Wize also parses user reviews, including reviews on sites that don't run independent editorial reviews, such as Amazon, Target, and other online stores. As it does with professional reviews, it returns the percentage of user reviews that are positive.
It's very useful to have a site that brings together professional and user reviews from diverse sources. But I take issue with Wize's oversimplification of reviews conclusions and just grading them all pass or fail. In matters of taste, and in areas where there are a lot of professional reviews, this can work; see Metacritic and Rotten Tomatoes . But in choosing between products that are much the same (say, laptop computers) and for which there are only a few professional reviews, it seems to be too blunt an instrument.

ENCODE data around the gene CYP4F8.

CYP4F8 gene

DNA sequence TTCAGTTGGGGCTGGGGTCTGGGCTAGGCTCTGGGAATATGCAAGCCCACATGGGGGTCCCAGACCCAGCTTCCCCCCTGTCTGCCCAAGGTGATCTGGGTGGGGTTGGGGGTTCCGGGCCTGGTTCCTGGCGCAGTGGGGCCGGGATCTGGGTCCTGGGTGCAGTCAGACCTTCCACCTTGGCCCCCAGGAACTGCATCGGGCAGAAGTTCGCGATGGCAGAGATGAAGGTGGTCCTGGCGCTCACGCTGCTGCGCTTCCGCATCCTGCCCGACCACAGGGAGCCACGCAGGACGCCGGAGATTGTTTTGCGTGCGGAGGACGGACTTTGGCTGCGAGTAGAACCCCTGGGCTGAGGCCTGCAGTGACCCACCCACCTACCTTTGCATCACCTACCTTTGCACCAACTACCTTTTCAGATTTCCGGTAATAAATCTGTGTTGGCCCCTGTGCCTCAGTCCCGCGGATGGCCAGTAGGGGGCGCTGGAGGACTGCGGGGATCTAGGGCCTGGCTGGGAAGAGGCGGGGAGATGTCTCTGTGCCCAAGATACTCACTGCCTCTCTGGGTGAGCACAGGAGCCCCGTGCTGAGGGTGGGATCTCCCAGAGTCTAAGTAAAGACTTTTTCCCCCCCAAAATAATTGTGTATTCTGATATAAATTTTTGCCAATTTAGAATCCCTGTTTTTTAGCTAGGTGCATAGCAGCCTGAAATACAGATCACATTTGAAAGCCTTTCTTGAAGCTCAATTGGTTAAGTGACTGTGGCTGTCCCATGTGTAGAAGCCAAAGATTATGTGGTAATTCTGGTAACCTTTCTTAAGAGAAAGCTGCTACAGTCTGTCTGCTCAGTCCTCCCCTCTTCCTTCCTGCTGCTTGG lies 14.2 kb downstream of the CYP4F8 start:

Wize does, however, have a much larger product catalog than ViewScore, and it covers more categories (such as laptops, electric shavers, and baby strollers) than ViewScore does at the moment.
Tantek Celic, from the blog search service Technorati, has been pitching me on microformats. He'd like specific content types, like reviews, to adhere to XML protocols (still in development) that would make it easier for machines to read them. Using the "hReview" microformat, for example, the body, the conclusion, and the numerical score of a review would be marked so that sites like Wize and ViewScore could read them directly, instead of requiring algorithms to figure out what's what. hReview would also make possible the development of more readers that people could use to easily compare reviews from various sources side by side. I think it's a great idea.